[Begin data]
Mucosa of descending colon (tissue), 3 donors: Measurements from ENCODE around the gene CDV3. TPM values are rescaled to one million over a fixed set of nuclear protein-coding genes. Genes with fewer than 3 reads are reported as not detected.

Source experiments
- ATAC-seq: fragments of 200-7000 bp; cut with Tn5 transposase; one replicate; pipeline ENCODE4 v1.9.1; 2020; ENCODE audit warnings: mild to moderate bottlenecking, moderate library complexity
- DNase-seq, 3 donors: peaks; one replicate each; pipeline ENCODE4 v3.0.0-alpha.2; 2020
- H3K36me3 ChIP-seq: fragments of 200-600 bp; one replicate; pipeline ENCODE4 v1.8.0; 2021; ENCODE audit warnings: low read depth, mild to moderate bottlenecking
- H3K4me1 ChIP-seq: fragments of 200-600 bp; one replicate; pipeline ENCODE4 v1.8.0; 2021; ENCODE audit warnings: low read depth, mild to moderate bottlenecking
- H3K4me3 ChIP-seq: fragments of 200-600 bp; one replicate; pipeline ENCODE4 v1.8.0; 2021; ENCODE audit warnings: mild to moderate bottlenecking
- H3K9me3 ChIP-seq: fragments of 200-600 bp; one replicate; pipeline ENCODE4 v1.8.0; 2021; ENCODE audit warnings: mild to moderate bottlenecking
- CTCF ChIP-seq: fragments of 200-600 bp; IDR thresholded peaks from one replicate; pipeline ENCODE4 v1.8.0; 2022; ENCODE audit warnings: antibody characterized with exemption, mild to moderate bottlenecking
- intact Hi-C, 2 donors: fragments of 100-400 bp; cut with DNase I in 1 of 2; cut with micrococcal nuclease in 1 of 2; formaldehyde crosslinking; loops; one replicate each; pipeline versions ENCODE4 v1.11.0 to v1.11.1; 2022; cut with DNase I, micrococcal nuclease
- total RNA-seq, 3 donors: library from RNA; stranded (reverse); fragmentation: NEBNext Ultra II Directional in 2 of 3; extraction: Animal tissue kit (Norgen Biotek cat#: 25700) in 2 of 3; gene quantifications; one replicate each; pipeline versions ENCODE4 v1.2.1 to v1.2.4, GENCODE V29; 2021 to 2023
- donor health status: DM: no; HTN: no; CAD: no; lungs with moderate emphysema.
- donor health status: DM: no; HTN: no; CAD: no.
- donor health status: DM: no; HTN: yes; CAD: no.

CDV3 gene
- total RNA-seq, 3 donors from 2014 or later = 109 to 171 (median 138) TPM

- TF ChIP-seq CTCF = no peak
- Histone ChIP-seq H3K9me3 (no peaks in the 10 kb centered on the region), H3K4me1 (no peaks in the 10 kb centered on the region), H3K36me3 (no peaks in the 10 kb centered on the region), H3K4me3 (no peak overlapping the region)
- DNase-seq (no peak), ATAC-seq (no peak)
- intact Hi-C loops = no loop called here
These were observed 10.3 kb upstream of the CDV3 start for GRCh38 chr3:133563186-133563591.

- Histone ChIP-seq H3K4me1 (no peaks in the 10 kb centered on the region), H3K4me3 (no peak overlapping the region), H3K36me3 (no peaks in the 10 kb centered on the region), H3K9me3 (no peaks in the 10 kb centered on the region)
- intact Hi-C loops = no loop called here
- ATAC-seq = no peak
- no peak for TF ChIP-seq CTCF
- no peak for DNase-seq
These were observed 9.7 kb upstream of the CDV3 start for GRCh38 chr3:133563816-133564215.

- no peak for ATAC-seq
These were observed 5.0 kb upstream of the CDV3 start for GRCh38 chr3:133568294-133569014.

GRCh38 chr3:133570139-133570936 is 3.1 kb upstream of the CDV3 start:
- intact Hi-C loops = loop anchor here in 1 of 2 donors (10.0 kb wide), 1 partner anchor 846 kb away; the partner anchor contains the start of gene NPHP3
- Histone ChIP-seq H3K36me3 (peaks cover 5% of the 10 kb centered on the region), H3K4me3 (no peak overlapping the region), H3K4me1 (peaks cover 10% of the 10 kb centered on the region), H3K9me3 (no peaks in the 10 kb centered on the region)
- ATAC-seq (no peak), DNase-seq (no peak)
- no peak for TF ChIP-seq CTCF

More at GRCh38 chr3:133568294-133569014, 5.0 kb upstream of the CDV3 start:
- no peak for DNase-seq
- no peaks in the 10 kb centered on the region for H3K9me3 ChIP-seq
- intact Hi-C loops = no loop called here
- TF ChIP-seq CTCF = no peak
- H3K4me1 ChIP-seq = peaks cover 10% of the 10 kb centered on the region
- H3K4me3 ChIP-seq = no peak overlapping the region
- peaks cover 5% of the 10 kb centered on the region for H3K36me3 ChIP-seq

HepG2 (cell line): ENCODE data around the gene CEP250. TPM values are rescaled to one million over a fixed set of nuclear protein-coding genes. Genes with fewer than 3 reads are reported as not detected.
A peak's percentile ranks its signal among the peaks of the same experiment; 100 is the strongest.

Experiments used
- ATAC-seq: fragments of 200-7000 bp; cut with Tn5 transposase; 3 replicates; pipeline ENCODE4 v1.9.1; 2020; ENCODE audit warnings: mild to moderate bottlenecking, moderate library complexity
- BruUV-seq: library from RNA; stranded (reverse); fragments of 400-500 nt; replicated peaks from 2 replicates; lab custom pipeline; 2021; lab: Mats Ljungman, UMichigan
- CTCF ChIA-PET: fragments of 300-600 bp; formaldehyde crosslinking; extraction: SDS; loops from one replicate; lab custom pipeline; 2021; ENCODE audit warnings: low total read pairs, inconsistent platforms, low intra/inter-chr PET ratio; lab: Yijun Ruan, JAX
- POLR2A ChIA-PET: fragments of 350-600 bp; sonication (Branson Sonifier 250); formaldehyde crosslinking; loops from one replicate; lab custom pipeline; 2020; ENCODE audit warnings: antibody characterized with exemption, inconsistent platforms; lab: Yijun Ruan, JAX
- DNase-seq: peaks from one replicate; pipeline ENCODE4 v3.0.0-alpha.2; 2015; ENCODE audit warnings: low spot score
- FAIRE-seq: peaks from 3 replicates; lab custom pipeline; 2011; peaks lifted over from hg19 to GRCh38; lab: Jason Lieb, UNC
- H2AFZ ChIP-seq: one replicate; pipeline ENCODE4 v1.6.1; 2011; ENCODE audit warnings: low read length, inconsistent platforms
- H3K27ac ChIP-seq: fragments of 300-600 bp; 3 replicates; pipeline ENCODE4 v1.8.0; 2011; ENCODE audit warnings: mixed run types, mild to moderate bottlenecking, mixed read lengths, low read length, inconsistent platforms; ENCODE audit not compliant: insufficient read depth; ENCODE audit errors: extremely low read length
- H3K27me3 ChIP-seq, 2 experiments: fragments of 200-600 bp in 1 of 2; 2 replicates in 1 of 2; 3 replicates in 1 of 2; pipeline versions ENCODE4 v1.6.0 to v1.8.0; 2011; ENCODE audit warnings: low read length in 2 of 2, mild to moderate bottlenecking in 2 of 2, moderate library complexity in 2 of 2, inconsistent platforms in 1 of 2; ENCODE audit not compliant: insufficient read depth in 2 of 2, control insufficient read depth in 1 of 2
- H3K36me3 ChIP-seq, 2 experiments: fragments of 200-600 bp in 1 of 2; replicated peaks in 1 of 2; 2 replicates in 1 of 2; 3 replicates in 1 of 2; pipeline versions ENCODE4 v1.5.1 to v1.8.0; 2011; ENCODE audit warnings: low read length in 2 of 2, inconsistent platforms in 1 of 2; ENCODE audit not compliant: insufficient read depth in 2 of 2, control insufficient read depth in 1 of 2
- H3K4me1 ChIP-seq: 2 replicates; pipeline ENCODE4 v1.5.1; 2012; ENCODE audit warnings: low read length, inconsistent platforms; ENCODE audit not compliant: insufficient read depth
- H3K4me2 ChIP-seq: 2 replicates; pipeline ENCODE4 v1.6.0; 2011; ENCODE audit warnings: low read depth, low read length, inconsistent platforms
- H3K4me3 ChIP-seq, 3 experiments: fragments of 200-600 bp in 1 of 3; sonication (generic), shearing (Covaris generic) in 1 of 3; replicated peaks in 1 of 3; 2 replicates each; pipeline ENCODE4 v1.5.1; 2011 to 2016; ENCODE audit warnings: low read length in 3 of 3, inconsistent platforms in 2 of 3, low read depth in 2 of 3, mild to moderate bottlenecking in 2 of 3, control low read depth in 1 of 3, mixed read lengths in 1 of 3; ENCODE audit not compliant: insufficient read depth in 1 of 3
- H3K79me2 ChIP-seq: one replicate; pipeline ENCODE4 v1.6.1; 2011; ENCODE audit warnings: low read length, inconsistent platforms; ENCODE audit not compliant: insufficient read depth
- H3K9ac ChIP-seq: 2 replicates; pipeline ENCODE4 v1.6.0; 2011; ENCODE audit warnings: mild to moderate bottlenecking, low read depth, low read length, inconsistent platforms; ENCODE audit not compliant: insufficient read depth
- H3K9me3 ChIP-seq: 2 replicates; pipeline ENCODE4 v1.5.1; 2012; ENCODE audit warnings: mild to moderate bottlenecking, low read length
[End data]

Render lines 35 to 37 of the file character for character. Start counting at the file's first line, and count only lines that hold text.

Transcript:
More at GRCh38 chr3:133568294-133569014, 5.0 kb upstream of the CDV3 start:
- no peak for DNase-seq
- no peaks in the 10 kb centered on the region for H3K9me3 ChIP-seq